The auction process is a very time-consuming and costly process. The seller often has to negotiate two sale and purchase agreements simultaneously at the end of the last phase of the auction process. Due to the existing demand among the potential purchasers, each purchaser has to figure out which purchase price and which amendments to the sale and purchase agreement are essential to obtaining the target company.
II. Getting Started
In an auction process potential bidders receive the first detailed information on the target company upon receipt of an information-memorandum (after signing a non-disclosure agreement and often after receipt of a first transaction teaser). The information-memorandum generally contains commercial, financial, legal and tax-related facts on the company. The business description and the organization of the target company are the most important pieces of information for the purchaser. Typically, the information-memorandum is prepared by the seller together with its consultants (e.g. M&A consultant or investment bank).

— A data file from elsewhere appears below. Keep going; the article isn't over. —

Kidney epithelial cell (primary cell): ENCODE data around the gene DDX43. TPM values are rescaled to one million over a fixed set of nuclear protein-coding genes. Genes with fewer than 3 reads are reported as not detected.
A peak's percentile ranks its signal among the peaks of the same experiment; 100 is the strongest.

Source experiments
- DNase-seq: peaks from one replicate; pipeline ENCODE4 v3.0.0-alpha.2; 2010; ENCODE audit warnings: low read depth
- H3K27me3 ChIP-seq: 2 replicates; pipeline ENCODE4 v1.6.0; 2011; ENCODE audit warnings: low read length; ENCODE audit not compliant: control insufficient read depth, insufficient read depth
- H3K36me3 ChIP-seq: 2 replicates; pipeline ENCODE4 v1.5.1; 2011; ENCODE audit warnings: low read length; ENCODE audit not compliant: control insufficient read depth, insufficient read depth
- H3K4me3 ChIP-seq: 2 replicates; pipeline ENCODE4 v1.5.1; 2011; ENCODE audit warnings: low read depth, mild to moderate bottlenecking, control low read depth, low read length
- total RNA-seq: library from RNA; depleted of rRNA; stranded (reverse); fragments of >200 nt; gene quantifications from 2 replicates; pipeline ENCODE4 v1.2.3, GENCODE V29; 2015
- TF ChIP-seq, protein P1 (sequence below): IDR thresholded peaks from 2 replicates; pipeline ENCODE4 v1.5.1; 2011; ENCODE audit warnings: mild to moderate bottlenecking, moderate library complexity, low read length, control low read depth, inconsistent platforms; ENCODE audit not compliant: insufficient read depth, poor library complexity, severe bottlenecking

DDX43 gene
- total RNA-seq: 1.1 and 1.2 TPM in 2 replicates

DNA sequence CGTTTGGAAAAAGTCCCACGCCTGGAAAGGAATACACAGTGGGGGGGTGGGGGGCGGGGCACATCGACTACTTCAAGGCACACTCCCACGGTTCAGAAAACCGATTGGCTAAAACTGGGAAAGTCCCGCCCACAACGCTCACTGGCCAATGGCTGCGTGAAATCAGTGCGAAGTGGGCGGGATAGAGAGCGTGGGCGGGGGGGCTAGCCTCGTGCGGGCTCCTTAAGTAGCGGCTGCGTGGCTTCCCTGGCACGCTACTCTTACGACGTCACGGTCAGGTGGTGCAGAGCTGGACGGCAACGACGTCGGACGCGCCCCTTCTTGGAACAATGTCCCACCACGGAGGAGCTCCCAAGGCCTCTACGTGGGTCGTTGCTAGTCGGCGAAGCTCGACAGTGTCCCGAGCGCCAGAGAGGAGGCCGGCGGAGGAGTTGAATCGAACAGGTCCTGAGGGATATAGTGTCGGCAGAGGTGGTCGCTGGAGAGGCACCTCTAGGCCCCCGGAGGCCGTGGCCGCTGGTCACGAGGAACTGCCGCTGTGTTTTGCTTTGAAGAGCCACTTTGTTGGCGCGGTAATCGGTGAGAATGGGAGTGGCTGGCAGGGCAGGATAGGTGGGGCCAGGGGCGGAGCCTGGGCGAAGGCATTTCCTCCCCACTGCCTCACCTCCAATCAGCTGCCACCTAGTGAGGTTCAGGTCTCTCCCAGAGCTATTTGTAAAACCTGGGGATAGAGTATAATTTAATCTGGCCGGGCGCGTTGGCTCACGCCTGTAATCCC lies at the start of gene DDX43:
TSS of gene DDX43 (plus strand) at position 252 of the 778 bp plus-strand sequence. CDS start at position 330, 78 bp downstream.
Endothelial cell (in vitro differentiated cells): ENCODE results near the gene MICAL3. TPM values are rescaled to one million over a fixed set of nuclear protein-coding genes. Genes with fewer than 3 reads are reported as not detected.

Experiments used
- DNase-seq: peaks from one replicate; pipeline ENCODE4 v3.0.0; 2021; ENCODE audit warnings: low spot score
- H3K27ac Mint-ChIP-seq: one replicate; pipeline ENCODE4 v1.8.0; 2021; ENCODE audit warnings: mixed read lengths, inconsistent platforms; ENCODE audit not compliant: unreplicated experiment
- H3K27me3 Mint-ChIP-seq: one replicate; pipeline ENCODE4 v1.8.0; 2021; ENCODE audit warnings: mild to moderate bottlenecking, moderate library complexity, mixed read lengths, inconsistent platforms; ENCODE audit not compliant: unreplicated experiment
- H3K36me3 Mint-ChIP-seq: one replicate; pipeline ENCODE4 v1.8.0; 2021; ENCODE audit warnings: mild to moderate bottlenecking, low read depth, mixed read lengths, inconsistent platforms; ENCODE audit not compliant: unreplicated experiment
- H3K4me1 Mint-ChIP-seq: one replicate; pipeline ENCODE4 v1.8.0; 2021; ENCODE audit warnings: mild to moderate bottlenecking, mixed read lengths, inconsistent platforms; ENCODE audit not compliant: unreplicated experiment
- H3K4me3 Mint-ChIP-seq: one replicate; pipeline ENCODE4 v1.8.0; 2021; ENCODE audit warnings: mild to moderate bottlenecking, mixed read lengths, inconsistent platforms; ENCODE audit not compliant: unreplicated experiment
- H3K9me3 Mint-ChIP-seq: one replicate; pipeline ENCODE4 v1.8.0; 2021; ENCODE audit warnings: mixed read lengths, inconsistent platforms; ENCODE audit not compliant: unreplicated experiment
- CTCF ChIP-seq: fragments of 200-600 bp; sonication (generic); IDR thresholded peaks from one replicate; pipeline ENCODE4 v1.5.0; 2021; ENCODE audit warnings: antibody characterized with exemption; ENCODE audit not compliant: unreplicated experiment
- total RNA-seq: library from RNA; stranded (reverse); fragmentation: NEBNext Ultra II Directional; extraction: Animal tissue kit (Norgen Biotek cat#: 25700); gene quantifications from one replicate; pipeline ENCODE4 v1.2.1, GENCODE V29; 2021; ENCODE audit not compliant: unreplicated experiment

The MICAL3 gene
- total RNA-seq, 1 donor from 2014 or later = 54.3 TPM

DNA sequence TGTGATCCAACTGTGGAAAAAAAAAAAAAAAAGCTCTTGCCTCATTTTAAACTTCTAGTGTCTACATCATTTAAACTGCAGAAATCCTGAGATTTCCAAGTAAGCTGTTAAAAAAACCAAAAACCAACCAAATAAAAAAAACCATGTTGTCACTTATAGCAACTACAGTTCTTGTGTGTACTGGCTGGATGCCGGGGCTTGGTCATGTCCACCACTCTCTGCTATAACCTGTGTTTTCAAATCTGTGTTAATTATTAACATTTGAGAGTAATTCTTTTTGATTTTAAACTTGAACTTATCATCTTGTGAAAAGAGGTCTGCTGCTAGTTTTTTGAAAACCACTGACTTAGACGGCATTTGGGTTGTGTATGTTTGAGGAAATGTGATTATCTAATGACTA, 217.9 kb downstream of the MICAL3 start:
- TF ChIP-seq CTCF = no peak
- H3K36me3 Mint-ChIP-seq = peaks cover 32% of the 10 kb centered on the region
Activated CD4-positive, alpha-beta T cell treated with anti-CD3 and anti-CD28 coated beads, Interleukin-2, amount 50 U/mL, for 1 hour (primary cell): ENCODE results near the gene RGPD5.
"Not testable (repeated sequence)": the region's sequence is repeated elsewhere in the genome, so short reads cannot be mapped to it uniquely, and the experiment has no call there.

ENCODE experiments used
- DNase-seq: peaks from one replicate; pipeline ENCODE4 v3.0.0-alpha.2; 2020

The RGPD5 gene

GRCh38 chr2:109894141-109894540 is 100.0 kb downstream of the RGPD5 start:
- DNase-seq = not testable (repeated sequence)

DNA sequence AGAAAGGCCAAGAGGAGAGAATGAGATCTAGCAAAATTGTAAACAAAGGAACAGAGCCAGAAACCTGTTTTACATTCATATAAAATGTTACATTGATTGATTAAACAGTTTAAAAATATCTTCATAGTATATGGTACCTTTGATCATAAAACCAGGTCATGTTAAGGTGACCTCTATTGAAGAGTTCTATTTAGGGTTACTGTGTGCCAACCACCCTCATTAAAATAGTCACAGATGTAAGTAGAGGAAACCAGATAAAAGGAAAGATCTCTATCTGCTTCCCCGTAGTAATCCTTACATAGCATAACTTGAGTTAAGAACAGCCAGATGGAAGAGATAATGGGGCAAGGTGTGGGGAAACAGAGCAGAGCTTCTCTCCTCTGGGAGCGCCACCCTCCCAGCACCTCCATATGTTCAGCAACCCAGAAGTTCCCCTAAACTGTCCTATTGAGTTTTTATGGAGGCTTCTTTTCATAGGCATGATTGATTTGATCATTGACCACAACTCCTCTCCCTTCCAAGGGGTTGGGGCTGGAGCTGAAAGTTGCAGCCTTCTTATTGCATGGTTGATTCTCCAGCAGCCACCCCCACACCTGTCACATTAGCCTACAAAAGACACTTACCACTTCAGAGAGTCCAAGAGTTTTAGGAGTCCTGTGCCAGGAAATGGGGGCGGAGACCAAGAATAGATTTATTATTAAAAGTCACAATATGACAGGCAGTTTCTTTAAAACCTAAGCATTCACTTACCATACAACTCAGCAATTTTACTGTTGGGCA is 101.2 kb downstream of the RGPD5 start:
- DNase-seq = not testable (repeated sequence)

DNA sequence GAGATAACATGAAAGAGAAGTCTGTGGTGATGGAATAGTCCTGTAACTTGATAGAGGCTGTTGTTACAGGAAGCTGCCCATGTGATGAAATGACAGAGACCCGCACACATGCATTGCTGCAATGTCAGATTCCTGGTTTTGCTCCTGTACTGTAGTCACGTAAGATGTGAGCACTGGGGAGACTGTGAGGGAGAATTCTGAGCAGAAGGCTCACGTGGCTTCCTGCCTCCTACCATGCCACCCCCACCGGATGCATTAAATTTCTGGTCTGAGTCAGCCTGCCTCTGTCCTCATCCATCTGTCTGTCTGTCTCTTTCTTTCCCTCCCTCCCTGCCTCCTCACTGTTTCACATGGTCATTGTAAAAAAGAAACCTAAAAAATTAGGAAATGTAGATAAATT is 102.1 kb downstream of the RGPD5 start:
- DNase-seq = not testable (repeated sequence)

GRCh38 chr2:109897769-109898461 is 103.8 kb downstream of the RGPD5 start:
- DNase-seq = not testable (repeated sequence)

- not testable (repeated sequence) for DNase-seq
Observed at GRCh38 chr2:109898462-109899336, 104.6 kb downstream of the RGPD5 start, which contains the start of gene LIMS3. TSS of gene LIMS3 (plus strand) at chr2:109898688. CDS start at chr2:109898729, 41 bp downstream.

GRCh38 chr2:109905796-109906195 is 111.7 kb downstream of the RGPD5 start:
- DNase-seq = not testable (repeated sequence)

2. Preliminary Agreements
a) Letter of Intent/Memorandum of Understanding
The letter of intent and the memorandum of understanding are instruments used to bring together the seller and potential purchaser in a private sales process. Those (sometimes only one-sided) declarations are typically the first written documents in which the seller and potential purchaser announce their initial intention with regard to the execution of the transaction and their current negotiation results. Most statements made in a letter of intent or memorandum of understanding are non-binding, unless explicitly stated otherwise.